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Dave from Phila

Regarding your discussion about wanting your young writers to find their own voice - it is the same with teaching young musicians composition. You teach them the "rules" of harmony, counterpoint, etc. and their efforts largely sound like music already composed. Then, you tell them to break the rules in just the right places so they can find their own voice. Fascinating process.

Oh - and don't hold it against me, but I happen to be the Artistic Director of a concert choir. www.TheChoristers.org

Loved your line, "they keep interrupting with promos for TV shows I think could be used by the police to break reluctant witnesses." Gave me a belly laugh!

Dave from Phila

Oh - I forgot. While I was reading the draft of the review for "Saving Mr. Banks", I was thinking the author is a high school student. I was stunned to discover she is a 5th grader. Maybe there is hope for the future after all.

Mike Peterson

She's the one whose mother I told I was confident they weren't ghosting her work because they wouldn't have the nerve to make her sound like that. Her mother said she just disappears into her room for awhile, then comes out with a story and says "What do you think?" And they say, "um ... that's nice."

I have a couple of those each year. It makes life a lot of fun, but it also makes me feel a real sense of responsibility to teach something valuable.


In University, one professor made a point of having the first book be one he found rather banal to help get things stirred up in the second class and make sure that everyone understood that he was fine with people not liking books on the book list, providing they could still discuss it and debate on the themes.


I don't watch the NFL much, but the sporting events I do watch, I do so with remote in hand. I used to have TiVo and now have a cable dvr.

I did watch an NFL game yesterday -- I first let the game record for a while so that I could fast forward through the crap.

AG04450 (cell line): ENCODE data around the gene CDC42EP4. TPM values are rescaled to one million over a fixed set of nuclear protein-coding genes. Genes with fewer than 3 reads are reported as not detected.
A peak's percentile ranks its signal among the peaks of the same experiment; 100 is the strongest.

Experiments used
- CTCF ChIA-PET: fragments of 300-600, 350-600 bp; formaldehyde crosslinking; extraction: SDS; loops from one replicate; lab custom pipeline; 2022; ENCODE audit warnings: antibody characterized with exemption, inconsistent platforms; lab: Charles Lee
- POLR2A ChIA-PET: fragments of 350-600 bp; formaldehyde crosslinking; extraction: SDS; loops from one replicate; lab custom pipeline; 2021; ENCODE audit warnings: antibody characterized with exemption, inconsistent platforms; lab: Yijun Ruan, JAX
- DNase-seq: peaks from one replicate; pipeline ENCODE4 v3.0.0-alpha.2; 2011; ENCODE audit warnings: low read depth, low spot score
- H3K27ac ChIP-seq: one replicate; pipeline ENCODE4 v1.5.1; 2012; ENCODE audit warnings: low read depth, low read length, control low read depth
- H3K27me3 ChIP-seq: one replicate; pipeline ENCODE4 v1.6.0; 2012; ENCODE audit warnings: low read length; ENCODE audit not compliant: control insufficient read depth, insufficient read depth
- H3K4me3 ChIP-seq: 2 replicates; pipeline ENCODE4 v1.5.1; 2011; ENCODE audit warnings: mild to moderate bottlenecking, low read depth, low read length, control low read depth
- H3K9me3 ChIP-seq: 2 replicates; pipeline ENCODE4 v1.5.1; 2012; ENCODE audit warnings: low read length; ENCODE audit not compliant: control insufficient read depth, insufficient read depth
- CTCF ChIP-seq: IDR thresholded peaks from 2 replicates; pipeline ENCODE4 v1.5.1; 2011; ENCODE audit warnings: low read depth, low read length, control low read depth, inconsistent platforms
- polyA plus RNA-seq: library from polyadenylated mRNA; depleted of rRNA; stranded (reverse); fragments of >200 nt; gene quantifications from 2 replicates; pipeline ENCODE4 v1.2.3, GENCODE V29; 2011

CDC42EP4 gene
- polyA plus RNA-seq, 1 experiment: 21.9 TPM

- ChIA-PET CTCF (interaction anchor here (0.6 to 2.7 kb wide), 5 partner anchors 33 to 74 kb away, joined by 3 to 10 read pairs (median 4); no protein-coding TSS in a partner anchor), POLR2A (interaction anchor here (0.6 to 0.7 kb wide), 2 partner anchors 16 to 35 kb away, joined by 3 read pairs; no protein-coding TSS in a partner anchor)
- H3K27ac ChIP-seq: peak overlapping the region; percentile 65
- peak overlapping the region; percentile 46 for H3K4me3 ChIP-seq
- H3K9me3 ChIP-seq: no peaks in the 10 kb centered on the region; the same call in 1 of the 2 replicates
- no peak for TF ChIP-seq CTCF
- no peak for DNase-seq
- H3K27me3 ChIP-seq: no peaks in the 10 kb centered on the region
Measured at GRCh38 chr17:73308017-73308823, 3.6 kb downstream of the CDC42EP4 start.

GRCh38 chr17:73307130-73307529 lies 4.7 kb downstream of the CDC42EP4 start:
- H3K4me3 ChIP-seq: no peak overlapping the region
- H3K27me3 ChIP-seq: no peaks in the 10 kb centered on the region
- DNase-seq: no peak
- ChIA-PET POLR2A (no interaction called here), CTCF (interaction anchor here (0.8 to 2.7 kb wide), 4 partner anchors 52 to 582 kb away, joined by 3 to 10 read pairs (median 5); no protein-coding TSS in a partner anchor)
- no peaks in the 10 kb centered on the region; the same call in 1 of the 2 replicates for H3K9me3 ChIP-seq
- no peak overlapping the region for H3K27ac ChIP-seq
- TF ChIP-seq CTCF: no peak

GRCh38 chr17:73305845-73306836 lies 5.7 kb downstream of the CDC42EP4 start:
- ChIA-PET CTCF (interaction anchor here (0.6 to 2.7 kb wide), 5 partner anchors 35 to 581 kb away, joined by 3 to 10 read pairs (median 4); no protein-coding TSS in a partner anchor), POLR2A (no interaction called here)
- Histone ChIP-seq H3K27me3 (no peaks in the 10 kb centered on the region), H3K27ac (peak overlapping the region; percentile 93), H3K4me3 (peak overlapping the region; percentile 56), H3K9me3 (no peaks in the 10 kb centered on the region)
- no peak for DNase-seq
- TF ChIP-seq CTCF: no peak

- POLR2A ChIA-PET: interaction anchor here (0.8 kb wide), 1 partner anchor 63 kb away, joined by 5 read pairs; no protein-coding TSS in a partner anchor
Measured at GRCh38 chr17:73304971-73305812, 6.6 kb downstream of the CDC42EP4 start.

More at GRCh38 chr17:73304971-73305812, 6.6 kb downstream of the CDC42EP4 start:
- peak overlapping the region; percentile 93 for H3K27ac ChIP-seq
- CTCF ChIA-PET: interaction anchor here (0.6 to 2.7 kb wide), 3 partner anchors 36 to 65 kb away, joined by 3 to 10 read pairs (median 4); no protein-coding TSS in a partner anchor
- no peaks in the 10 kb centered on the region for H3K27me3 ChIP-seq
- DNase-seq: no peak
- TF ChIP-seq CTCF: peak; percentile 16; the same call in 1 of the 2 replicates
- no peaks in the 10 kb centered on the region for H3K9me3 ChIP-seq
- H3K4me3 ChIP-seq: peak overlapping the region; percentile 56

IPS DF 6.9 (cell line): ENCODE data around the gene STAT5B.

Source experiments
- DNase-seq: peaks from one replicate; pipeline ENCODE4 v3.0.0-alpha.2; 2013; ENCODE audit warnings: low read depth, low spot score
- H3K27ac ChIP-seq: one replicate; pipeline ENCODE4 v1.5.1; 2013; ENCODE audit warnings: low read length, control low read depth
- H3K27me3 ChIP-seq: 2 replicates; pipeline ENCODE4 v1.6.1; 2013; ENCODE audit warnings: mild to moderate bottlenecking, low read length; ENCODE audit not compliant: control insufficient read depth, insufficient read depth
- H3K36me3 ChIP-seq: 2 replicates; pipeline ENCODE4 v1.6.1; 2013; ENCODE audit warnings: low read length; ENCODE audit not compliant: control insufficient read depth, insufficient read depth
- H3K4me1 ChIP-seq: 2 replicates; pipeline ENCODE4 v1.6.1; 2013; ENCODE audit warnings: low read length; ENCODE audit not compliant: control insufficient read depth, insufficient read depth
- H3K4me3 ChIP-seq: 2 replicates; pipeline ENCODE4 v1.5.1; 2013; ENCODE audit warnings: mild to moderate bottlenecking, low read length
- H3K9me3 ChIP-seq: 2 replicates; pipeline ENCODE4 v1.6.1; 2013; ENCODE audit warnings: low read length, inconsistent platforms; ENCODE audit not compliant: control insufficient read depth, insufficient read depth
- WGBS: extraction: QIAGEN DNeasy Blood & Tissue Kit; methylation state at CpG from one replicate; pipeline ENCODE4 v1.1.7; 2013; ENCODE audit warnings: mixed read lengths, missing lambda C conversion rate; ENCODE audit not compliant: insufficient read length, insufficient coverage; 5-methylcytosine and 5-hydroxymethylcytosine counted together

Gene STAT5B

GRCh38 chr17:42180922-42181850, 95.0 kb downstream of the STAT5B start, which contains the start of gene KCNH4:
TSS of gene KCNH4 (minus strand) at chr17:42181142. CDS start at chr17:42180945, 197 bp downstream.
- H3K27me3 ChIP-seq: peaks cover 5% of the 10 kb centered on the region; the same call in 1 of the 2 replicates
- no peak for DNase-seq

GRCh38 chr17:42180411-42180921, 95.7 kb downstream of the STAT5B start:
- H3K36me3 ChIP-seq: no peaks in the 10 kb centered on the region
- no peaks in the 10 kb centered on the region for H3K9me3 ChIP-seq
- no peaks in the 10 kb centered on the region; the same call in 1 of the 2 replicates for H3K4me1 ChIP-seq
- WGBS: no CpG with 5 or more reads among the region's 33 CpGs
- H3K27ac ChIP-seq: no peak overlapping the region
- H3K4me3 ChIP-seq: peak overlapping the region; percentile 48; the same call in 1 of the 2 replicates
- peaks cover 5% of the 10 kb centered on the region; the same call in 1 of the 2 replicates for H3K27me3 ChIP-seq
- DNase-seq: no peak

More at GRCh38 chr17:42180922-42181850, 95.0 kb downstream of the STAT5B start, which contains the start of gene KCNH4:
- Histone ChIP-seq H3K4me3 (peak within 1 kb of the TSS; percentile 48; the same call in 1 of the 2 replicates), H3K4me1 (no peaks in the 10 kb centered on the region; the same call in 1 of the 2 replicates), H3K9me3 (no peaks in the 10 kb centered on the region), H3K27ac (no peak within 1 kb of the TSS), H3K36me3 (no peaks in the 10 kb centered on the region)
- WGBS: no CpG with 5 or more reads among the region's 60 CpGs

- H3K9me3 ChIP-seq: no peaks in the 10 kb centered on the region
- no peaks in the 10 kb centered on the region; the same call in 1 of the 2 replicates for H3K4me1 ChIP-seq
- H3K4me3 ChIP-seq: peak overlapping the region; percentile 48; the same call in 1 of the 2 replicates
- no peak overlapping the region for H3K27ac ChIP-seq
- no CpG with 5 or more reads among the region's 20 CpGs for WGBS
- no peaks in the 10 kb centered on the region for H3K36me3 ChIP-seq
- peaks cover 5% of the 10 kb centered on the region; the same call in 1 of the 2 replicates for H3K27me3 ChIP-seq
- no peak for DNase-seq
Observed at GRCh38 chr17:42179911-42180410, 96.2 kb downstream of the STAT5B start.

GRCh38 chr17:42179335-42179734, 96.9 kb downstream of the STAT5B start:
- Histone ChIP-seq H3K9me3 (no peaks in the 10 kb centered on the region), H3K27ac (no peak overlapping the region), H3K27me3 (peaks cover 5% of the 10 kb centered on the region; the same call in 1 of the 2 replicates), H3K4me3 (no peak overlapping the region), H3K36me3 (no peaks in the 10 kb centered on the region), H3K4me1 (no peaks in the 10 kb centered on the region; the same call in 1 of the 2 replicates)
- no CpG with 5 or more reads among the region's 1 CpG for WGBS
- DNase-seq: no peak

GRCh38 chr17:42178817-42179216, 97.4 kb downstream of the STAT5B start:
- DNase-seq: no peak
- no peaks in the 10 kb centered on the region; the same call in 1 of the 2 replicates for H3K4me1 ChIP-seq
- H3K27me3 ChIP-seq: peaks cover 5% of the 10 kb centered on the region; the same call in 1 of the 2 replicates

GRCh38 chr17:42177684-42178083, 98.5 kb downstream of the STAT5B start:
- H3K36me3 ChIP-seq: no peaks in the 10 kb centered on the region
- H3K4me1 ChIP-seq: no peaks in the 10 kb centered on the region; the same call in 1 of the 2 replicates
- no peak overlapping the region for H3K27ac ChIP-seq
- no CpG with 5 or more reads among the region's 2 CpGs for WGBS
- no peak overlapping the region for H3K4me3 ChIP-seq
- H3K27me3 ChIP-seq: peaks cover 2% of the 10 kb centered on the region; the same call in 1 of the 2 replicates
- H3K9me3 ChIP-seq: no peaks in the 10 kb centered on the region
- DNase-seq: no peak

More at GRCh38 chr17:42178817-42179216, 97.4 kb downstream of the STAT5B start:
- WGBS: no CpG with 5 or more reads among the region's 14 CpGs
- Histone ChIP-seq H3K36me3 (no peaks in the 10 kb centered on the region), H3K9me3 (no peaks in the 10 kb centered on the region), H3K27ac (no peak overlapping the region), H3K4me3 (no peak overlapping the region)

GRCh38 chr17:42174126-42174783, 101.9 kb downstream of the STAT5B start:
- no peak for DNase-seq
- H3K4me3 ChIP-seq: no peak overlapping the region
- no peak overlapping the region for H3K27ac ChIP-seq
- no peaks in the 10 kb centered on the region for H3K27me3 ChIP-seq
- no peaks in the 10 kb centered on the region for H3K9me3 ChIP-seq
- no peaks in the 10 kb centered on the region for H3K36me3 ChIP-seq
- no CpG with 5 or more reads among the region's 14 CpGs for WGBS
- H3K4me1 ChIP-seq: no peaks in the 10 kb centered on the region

Unpatriotic and subversive, I know, but wothehell, as one blogger says.

Mike Peterson

As I was thinking what a good guy he was, I thought of my own department, where readings in various minor classes -- the novel, poetry, drama -- were at the discretion of the prof, but the major piece, a twice-weekly two-hour Great Books seminar, had a list set by the department.

I suppose with seniority you could get out of teaching a particular year's seminar, but if you bailed on the seniors because you didn't want to teach William James, you'd also miss out on teaching Gulliver. I don't imagine anyone did (at least not for that reason -- they may have tried to avoid being bathed twice weekly in the wisdom of the sophomores).

And I have to say, I never got a sense that the prof didn't find a lot to work with in a particular book, nor that we were required to like the books in seminar. I think the department managed to pass along a strong sense that bad work doesn't survive long enough to end up on a list of classics.

It was, on the other hand, fairly plain that, if you took the novel course from Dr. Cronin and you did not feel that Ulysses was pretty wonderful, you really really really needed to keep that opinion to yourself.

Brian Fies

So you're an editor in the mold of Charles Foster Kane, who completed his opera critic's scathing pan of his (Kane's) wife's operatic debut after the guy got too drunk to finish it himself. Good to know....

I had an English teacher once who said I'd come to the exact opposite-of-the-intended conclusion about an assigned book but defended my opinion so well she had to give me full points. Good teacher....

The "find your own voice" thing is hard, and partly because writing ornamental bullshit can get you very far in life. Especially smart kids. I think I've mentioned before: in some alternate universe I'm an English teacher who strips down my students to plainly stating what they mean using clear declarative sentences, then slowly builds them back up one adjective or subordinate clause at a time. Thus I change the world.

Lost in A**2

Mr. Peterson, I don't know why, in all you wrote above, this stuck with me, but there it is: upward mobility in the middle ages was not as hard then as it is now. I just recently read "The Birth of the West," which included the history of the peasant who became pope.

Mike Peterson